One thought on “The explosive concoction of globalisation and the rising cost of housing”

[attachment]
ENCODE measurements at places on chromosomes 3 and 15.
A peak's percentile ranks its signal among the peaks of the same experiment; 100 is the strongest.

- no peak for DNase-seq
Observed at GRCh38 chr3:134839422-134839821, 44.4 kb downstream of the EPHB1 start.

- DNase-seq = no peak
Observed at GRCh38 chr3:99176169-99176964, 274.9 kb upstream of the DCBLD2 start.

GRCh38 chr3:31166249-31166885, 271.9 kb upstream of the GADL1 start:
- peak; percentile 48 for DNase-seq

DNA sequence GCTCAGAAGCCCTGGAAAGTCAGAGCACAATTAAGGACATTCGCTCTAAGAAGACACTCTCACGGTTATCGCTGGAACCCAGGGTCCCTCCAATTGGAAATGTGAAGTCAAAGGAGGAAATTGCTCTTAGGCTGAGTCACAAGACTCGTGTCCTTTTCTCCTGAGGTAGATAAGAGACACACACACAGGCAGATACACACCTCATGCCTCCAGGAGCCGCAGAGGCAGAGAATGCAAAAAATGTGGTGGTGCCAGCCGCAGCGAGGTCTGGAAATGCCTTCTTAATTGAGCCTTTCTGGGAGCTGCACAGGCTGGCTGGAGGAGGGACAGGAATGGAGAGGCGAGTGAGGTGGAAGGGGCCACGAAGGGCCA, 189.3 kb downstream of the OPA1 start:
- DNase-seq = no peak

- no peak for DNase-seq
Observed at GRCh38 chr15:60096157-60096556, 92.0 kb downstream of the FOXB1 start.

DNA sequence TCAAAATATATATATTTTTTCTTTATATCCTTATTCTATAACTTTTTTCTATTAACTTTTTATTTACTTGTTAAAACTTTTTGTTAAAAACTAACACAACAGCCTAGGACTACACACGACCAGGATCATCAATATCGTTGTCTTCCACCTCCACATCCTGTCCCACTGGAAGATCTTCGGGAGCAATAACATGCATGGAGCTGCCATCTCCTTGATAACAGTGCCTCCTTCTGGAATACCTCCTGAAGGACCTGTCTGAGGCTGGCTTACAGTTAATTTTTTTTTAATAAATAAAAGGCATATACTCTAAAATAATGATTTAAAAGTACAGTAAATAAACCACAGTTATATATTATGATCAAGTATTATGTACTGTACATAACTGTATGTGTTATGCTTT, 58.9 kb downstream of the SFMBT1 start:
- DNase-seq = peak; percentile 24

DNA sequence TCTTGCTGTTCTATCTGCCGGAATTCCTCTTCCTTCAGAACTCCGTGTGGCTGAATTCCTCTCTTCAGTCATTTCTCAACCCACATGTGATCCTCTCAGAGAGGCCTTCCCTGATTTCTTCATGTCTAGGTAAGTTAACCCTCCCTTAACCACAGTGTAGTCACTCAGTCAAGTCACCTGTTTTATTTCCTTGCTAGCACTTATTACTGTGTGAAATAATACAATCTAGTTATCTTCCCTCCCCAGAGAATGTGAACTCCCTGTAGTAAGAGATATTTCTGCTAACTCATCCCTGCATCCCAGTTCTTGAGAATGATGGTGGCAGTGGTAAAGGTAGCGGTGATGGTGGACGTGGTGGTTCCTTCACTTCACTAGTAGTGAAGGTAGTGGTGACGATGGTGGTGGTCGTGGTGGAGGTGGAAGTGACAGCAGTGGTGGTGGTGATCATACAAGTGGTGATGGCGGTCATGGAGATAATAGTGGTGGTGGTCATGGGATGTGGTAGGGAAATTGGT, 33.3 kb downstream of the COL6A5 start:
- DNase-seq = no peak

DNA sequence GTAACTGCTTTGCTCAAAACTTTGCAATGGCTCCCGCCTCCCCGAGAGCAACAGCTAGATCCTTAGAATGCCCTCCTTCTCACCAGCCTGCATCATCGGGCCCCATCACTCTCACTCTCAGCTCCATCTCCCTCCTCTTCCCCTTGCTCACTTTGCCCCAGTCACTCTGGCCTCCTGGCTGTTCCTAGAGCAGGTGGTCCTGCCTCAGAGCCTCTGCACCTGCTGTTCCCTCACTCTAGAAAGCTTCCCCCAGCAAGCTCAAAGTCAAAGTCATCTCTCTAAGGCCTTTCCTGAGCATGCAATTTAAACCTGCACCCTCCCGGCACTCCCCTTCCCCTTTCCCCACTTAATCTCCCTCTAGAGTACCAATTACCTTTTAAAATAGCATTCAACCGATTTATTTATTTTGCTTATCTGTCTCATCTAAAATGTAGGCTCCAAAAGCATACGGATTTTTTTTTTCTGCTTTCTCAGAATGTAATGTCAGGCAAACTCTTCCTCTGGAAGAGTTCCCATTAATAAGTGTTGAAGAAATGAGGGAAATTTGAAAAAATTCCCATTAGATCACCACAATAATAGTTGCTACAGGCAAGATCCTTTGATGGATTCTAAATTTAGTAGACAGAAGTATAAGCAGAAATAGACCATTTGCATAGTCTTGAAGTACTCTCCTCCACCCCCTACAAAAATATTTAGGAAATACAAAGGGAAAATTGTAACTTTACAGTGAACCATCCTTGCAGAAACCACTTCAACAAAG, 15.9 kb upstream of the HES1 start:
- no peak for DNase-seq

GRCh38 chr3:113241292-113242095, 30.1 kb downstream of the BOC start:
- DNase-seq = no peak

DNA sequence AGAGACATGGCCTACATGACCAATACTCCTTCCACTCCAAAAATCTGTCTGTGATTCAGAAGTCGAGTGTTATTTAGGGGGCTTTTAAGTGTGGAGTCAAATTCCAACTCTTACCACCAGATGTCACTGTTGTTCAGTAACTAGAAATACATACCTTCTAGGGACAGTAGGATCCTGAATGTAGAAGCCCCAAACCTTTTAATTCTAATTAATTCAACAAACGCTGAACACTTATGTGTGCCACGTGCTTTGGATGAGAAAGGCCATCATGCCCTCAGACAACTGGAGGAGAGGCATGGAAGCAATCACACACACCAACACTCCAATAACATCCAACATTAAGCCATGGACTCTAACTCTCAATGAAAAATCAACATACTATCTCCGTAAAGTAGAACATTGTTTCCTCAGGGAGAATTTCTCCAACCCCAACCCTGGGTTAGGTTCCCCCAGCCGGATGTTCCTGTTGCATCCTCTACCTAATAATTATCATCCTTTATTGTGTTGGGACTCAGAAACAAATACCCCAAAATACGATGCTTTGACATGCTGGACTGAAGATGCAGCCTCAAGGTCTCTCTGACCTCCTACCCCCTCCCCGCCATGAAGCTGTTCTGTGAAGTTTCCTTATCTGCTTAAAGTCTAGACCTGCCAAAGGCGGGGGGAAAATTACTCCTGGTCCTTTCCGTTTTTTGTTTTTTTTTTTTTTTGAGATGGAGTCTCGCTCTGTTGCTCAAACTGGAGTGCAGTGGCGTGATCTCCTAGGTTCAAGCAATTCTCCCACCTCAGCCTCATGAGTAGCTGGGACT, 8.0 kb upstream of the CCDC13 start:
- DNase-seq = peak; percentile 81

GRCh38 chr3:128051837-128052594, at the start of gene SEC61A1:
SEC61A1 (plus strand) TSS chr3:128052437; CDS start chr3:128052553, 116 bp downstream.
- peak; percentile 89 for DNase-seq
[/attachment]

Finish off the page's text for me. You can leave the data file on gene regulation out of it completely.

1. Interesting and highly topical given that many commentators assert that the UK, once again, in in the midst of a ‘housing crisis’. It reminds me of the book, ‘Triumph of the City’, a few years back by Harvard academic ‘Ed’ Glaeser. It’s a book I generally was not much impressed by (not least because of its questionable economics). Glaeser did, nonetheless, make one telling observation about the urban regeneration field that I’m familiar with. His finding was what he saw as the biggest strategic error in urban regeneration made by large urban authorities and state governments across the Western economies. That was the mass provision of cheap housing (‘cheap’ in quality and prices to the consumer). He argued that this simply denuded, even destroyed, existing local housing markets and systems. Existing owners and purchasing owners found their properties dropping hugely in value, or even becoming worthless (see Detroit?). For the hapless lower or nil income earning renters they were often entrapped in low quality, badly located, mono-type, managerialy problematic housing run by the local state (see USA projects, France’s banlieues, Scotland’s housing schemes and England’s peripheral estates etc.). There have, of course, been exceptional turn-arounds in that gloomy perspective. Not least is the (unparalleled?) success of the community based housing association movement in Glasgow, Scotland, from the late 1970s onward. That is an example of the role in cities that can be played by socially and economically sustainable model that is: a not-for-profit landlord; managed with an ethos of meaningful and effective engagement with the user community; making judicious use of partial state funding; and subject to rigorous independent regulatory oversight. Where does that model lie in the concept of ‘progressive capitalism’?

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